Batch processing on Apache Flink

Nussknacker is adding support for batch processing on Apache Flink and in this blog post we’ll give you a sneak peek at the new mode in the early development stage. We’ll also unveil plans for the future involving drastic improvements to Nussknacker’s integration with other systems through connectors and the unification of batch and streaming modes.

Unifying batch and stream processing

Data can be processed in many different styles. We call these styles processing modes. Two main ones often presented in opposition to each other are batch and stream processing. The third one, usually omitted in today’s Big Data debates, is request-response. For a more in-depth analysis on the topic, check out my previous blog post.

For most organisations it's natural to conclude that all of these processing modes are needed. As organisations grow, they typically start to encounter use cases that call for streaming or batch paradigms and need to serve the results in some request-response service. Sometimes the need for a different paradigm arises from new types of data sources that are suited to be processed in a particular paradigm.

It’s a natural conclusion - if batch and stream processing can perform complex, stateful computations, but batch excels at large volume historical data processing, while streaming enables reacting to data as it’s being produced in real-time - why not use them both to have them complement each other and top it off by serving the results using a request-response service? Well, because it’s complex - and complex at the scale of Big Data means really complex.

Over the last years, a lot of architectures have been proposed to tackle the unification of streaming and batch processing. Lambda and kappa architectures provide concrete guidelines on how to implement such a system. The interplay between both of these paradigms is becoming more and more visible in discussion of data architectures, such as data warehouse or data lakehouse. It can also be observed in the evolution of processing technologies, such as Apache Flink, which focuses on unifying its approach towards batch and streaming. The trend of treating these paradigms cohesively is influencing the evolution of Big Data tools in a big way. Even though the architectural challenges are great, the ecosystem’s members have already taken great steps towards making implementation of this approach easier. Now it's time for Nussknacker to take that step.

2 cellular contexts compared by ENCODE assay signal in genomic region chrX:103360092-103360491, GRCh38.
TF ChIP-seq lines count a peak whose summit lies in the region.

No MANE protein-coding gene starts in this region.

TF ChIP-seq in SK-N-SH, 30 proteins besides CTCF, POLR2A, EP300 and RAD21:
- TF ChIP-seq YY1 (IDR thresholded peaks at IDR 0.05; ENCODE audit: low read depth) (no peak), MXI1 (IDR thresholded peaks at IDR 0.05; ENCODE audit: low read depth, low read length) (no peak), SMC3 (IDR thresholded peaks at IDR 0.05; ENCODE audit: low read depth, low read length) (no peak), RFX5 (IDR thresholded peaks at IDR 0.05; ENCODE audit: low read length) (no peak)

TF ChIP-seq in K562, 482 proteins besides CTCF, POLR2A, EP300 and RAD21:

Batch processing with scalability and fault-tolerance

Nussknacker was developed as a tool to enable domain experts to express the domain logic without having to code and it originally supported only stream processing. The complexity of operating on streams within infrastructure based on Apache Flink and Apache Kafka was not suitable for all our users’ use cases. This led to creation of the Lite Engine, which enabled Nussknacker scenarios to be deployed in the Request-Response paradigm.

Seeing the merit in the growing trend of unifying different paradigms, formats and technologies in the Big-Data ecosystem the development team behind Nussknacker took it as a priority to deliver the batch processing mode to our users as part of our open-source solution. Powered by Apache Flink, your Nussknacker batch scenarios will have the scalability, fault-tolerance and guarantees to handle the requirements of big-data systems.

Sneak peek at Batch Mode

To put it all into context, let’s take a look at a simplified batch scenario within Nussknacker. As of now, batch mode integration is in the early stage of development, but we wanted to give you a taste of what’s coming. Keep in mind that basically all of the functionality featured here is not final and will be significantly improved in the near future. If you want to follow along on your own machine - the code for this example and the instructions on how to run it are within the dedicated GitHub repository.

The problem

For this showcase to make sense let’s imagine a specific problem to solve. Let’s imagine a business analyst working at some bank that needs to calculate the sum of all transactions made by each client per day from 08.05.2024 to 11.05.2024. The transactions are stored in a csv (comma separated values) format in the transactions-data/transactions folder. The files are also partitioned by date - each subsequent folder has a name referencing the date of transactions it is storing. For example, a folder named ‘date=2024-05-09’ will contain only transactions that occurred on 2024-05-09. If you’re familiar with Apache Hive, you’ll notice that this corresponds to the standard Hive format. Partitioning like this is a common practice that helps with data ingestion.

Data source

For this showcase task, inside the csv files, each transaction is represented by a row with the following structure:

Column name datetime client_id amount
Data type Timestamp String Decimal
Meaning Exact moment in time of registering the transaction Name of the client ordering the transaction Amount of cash in dollars transferred
Example "2024-05-08 01:48:54.275" "Koda Rivers" 291.53


This structure (data schema) is configured in a dedicated configuration file. Currently, Nussknacker uses Flink SQL’s DDL (Data Definition Language) – mostly ‘CREATE TABLE’ statements, You can read more about the relevant Flink SQL syntax in this Flink documentation section. Besides the data schema, the data source definitions from the configuration file specify the data format and the connector. Connectors are adapters that allow Flink to read and write to external systems. Both input and output are using a filesystem connector and pointing to their dedicated folders in the transactions-data folder. You can read about connectors in this Flink documentation section. The way these sources of data are defined in Nussknacker will change in the final release, but the main takeaway is this: integrating with external systems will be stupid-simple - no custom code required. This is also one of the improvements we plan to carry over to streaming mode.

Ingesting the transactions

Nussknacker scenario for this use case looks like this: